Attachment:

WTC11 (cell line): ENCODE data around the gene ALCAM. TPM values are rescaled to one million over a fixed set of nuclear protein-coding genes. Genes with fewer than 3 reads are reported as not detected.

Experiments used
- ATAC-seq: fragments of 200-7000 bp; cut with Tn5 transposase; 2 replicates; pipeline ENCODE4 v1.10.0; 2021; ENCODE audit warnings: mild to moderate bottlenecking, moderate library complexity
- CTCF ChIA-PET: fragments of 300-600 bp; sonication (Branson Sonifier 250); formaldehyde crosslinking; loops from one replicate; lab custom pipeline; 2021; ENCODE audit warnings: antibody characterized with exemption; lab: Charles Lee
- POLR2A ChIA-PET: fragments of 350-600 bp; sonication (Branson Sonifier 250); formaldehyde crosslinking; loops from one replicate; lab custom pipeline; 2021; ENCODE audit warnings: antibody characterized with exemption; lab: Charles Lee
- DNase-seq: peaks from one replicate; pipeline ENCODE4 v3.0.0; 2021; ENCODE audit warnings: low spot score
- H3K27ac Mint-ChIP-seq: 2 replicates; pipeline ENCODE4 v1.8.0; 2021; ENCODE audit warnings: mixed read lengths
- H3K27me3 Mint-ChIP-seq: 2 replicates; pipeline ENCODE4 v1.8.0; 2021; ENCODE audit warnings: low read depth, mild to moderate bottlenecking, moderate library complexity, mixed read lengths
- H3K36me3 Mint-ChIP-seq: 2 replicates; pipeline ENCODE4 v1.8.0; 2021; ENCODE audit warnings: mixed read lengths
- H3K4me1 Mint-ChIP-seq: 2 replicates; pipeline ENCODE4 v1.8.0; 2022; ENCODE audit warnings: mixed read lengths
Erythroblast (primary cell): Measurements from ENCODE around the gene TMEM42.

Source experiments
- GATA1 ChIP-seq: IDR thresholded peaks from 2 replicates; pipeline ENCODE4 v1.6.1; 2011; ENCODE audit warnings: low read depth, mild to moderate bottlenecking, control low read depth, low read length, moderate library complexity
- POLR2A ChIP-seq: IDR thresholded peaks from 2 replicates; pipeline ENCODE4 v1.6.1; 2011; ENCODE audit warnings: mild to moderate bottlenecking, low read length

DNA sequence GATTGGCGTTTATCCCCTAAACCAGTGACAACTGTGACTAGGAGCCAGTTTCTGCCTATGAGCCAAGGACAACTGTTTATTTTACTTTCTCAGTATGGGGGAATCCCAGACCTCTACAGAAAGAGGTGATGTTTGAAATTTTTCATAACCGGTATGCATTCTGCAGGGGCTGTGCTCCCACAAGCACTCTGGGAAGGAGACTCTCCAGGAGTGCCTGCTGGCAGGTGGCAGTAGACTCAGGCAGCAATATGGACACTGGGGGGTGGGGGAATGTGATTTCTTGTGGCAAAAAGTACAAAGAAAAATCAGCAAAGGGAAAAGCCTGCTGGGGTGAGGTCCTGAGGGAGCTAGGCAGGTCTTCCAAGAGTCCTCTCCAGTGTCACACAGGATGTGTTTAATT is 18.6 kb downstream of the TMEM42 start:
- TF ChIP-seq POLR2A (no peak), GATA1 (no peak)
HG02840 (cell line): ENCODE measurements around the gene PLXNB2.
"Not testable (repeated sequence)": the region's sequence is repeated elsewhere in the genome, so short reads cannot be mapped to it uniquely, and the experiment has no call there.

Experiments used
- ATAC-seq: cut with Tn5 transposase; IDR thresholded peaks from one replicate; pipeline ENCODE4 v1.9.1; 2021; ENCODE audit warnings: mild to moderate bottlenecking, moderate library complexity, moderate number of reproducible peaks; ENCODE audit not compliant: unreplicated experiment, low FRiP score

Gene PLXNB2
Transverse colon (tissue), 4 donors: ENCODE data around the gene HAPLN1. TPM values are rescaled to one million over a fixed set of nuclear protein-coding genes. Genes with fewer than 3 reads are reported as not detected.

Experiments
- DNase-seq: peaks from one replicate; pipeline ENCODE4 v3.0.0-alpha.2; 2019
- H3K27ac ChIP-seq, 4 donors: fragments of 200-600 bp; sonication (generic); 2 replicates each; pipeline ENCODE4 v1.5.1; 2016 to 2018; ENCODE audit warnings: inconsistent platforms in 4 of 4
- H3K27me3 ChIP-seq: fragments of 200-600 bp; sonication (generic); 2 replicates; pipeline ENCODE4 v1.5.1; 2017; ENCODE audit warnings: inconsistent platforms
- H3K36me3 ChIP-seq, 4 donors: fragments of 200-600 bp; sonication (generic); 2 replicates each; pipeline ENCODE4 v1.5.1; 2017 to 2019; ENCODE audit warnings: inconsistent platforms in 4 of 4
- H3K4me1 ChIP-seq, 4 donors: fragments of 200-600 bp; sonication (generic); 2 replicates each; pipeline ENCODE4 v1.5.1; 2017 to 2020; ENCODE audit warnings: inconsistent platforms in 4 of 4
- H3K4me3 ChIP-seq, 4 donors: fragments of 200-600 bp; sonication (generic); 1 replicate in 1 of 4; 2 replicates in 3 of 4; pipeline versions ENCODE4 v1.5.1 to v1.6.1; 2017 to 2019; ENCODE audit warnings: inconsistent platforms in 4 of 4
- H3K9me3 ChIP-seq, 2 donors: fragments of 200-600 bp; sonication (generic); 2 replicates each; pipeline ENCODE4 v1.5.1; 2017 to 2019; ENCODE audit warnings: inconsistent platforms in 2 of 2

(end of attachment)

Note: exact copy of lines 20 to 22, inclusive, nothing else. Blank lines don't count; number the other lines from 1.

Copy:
- ATAC-seq: cut with Tn5 transposase; IDR thresholded peaks from one replicate; pipeline ENCODE4 v1.9.1; 2021; ENCODE audit warnings: mild to moderate bottlenecking, moderate library complexity, moderate number of reproducible peaks; ENCODE audit not compliant: unreplicated experiment, low FRiP score

Gene PLXNB2
Transverse colon (tissue), 4 donors: ENCODE data around the gene HAPLN1. TPM values are rescaled to one million over a fixed set of nuclear protein-coding genes. Genes with fewer than 3 reads are reported as not detected.